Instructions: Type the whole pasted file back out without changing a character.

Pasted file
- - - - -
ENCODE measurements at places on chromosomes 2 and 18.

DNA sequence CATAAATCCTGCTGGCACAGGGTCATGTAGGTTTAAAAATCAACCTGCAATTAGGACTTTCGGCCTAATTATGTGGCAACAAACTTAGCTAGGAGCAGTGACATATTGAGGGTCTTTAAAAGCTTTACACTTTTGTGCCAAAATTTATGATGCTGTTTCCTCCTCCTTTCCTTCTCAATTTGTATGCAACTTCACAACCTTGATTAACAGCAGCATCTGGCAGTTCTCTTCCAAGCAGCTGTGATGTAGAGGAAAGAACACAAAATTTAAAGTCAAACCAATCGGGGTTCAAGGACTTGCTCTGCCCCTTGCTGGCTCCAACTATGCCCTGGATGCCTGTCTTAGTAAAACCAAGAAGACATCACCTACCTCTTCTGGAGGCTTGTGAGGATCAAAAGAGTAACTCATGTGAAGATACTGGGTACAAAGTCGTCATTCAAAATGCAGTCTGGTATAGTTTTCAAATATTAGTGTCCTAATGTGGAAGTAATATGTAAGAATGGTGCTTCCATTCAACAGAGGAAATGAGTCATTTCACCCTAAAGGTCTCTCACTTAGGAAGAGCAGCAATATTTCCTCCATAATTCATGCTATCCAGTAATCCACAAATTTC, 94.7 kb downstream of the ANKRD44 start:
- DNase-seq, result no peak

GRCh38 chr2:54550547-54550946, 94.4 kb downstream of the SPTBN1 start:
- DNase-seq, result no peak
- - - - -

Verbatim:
ENCODE measurements at places on chromosomes 2 and 18.

DNA sequence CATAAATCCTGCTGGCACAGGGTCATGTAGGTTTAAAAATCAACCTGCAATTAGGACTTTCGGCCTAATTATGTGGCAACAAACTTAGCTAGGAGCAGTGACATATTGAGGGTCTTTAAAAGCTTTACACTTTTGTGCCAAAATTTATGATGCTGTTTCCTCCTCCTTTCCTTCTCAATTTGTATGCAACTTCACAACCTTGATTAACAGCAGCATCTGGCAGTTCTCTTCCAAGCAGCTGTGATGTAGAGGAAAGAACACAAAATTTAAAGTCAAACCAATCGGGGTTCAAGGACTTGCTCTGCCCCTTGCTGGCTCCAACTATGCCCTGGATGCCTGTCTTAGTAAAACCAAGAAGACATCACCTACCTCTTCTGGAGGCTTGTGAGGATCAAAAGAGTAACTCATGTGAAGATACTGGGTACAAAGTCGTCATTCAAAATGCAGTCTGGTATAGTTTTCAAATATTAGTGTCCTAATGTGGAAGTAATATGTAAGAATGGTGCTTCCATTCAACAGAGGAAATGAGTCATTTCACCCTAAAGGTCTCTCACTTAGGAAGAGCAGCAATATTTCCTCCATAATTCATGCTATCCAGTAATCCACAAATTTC, 94.7 kb downstream of the ANKRD44 start:
- DNase-seq, result no peak

GRCh38 chr2:54550547-54550946, 94.4 kb downstream of the SPTBN1 start:
- DNase-seq, result no peak